My Tagalog Class

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It was September 7, 2010, when I volunteered to teach my native language (Tagalog)  to  six  spouses of expatriates.   Women of different nationalities – Chinese, Swedish, English, Indian, Japanese , a Canadian and myself – met regularly every Tuesdays from 10:00 to 12:00 in the morning which was later moved from 2:00 to 4:00 pm. The ladies  took turns  in hosting the class.  I drove to their place in the enclave of the expats which is like a secret garden in the heart of our town. A sumptuous merienda was prepared by the host every meeting, while I brought  my white board and marker, together with my desire to share my native language.

I taught them Tagalog in an informal manner. I taught  what I think would be helpful. The first few lessons were on common greetings, followed by useful words like market words, kitchen words, directions, colors, numbers and words that are needed in dealing with house helpers. After a year they became familiar with some common words that they could slightly understand what Filipino friends or utility men were talking about.   They were excited to tell the class  how people would get thrilled   whenever they hear Tagalog greetings from them.

Alongside teaching Tagalog is a rich cultural experience for me as well. The host mostly prepared their native food which opened my eyes to different cultures.  I got familiar with various ways of preparing and serving food.  All of them are excellent cooks and  are also good in baking cakes and  bread.  We always enjoyed  delicious  snacks spiced up with lots of fun and laughter. It was not just learning Tagalog, but it was  about friendship and a time well-spent. I always allowed them to say sentences in Tagalog and sometimes they came up with funny words and pronunciation. My Swede student would  use the word “bulaklaklak”  ( flowers) as if she was really right.  But they have special liking for “maligamgam”, “malinamnam” and “nakakatuwa”.  My English student (who has become my friend) was crowned Miss Excelente  by the class for her facility to make long Tagalog sentences. She can also easily translate  my Tagalog stories into English.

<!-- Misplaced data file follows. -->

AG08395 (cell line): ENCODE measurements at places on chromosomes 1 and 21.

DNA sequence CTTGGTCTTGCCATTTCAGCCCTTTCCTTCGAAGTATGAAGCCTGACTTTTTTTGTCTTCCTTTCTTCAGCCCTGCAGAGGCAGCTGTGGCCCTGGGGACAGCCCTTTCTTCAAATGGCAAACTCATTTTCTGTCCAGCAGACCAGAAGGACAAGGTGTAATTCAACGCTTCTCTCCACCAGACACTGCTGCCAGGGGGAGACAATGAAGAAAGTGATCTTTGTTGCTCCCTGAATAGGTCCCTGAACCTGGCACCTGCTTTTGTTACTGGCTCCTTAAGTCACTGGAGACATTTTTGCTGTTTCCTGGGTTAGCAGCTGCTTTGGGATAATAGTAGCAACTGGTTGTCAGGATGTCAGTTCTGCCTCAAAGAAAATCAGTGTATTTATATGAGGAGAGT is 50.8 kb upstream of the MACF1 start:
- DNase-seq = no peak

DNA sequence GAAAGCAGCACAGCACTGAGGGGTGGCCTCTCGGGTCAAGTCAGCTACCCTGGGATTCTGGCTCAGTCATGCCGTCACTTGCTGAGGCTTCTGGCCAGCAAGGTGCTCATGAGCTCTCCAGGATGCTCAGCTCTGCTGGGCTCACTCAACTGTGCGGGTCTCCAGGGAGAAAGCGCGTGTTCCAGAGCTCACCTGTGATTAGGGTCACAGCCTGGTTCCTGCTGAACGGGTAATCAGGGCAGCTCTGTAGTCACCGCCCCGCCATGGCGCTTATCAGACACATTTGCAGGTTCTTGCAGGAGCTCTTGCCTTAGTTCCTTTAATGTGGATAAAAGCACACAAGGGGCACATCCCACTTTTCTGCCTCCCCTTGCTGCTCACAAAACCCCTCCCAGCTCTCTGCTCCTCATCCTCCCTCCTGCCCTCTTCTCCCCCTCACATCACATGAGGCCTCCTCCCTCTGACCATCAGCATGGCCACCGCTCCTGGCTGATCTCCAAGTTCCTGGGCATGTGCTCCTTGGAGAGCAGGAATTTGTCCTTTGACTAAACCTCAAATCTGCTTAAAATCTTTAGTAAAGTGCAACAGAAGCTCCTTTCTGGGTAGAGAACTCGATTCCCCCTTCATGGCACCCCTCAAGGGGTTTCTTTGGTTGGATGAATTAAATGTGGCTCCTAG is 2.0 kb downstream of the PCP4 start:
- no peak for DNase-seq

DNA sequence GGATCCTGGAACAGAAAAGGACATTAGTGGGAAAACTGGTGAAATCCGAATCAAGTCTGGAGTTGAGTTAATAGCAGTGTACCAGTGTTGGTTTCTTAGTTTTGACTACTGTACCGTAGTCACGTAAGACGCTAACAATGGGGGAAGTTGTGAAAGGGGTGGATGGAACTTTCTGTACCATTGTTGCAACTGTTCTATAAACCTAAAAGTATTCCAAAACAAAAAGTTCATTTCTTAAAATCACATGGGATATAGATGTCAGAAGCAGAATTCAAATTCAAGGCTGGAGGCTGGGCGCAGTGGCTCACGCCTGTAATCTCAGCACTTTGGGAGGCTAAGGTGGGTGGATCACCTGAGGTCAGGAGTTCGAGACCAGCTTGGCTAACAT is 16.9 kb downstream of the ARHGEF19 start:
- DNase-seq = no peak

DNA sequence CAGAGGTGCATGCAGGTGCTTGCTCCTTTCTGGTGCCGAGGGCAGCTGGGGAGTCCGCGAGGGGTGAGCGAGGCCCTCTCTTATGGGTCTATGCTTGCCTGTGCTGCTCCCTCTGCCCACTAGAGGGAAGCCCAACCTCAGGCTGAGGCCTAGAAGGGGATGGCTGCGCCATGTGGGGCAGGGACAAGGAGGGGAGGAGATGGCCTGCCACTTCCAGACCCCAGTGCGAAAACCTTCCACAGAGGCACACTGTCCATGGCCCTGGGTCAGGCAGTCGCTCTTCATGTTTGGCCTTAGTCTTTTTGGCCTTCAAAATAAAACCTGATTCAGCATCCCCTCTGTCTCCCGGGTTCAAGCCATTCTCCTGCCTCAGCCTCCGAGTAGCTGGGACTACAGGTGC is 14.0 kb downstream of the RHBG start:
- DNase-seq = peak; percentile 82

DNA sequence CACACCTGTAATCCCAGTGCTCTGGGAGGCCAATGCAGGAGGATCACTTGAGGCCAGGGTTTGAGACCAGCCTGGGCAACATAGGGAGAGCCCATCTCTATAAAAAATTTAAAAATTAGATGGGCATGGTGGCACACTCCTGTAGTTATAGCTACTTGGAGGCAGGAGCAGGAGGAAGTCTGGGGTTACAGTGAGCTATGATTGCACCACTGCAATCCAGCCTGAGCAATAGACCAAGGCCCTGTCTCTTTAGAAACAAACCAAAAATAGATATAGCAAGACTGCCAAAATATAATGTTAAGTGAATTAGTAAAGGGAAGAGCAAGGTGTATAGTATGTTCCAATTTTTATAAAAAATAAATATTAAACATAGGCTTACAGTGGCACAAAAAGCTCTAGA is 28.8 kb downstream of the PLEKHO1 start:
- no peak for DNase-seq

Once a year, we had two special gatherings, which resembled  an international food festival. That was during  Christmas and in before their home leave in June.  My student from England would always open her house for this occasion. She would bake different kinds of bread and dessert.  Each of us would bring a native dish. I always bring adobo and walnut fudge. In every gathering like that, they always gave me an appreciation gift. One time they gave me a basket of herbs because they knew that I love to have my own herb garden too.   A super special gathering happened last February, when the ladies invited their husbands for dinner in honor of our Tagalog Class. Their husbands are big bosses in their offices but they, together with husband  willingly joined  the fun of the Tagalog class ladies.

Sad as it is, the  Tagalog class has to end.  It was difficult to say goodbye. But I needed  to say goodbye for the mounting task that I have right now.  Due to shortage of teachers, I heeded the call for me to teach an education class in UPLB, where I got my PhD degree. With my ministries in my church, I have to let go of other responsibilities, lest I spread myself too thinly.

But in close to four years of teaching Tagalog ,  I learned a lot as well. In giving, there is much  joy. In sharing the gift of God, you get more in return. My pocket could have been thicker by a few thousand pesos –  had I asked for payment – but these could have been spent for  things that will soon fade away.   What I really got were treasured memories  with my international friends. I also earned the friendship of  my English student.  A few hours before she left for England, she took the time to see me and gave me a special pottery cup, for  “your  office”  she said.   She is  very appreciative and thankful, very thoughtful and kind.  As for the Tagalog Class, she said that  the ladies  agreed to still meet as before, and I can see them from time to time. ”Something good that you’ve started should not end like that. It has to carry on.”  My Tagalog Class has not ended after all.

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